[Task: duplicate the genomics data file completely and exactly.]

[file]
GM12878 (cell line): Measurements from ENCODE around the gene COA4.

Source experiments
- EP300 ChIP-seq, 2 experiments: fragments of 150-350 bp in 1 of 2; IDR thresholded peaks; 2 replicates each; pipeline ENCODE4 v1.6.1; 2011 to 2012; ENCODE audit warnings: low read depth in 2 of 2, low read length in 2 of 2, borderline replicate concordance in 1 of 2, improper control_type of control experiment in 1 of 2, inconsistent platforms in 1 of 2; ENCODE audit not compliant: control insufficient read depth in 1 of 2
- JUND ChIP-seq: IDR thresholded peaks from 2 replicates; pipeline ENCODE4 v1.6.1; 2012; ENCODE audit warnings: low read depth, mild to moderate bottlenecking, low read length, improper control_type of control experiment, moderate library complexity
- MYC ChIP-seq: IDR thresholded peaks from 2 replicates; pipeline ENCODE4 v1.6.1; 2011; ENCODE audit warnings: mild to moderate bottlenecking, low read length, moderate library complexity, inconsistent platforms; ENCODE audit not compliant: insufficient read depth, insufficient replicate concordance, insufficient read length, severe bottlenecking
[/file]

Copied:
GM12878 (cell line): Measurements from ENCODE around the gene COA4.

Source experiments
- EP300 ChIP-seq, 2 experiments: fragments of 150-350 bp in 1 of 2; IDR thresholded peaks; 2 replicates each; pipeline ENCODE4 v1.6.1; 2011 to 2012; ENCODE audit warnings: low read depth in 2 of 2, low read length in 2 of 2, borderline replicate concordance in 1 of 2, improper control_type of control experiment in 1 of 2, inconsistent platforms in 1 of 2; ENCODE audit not compliant: control insufficient read depth in 1 of 2
- JUND ChIP-seq: IDR thresholded peaks from 2 replicates; pipeline ENCODE4 v1.6.1; 2012; ENCODE audit warnings: low read depth, mild to moderate bottlenecking, low read length, improper control_type of control experiment, moderate library complexity
- MYC ChIP-seq: IDR thresholded peaks from 2 replicates; pipeline ENCODE4 v1.6.1; 2011; ENCODE audit warnings: mild to moderate bottlenecking, low read length, moderate library complexity, inconsistent platforms; ENCODE audit not compliant: insufficient read depth, insufficient replicate concordance, insufficient read length, severe bottlenecking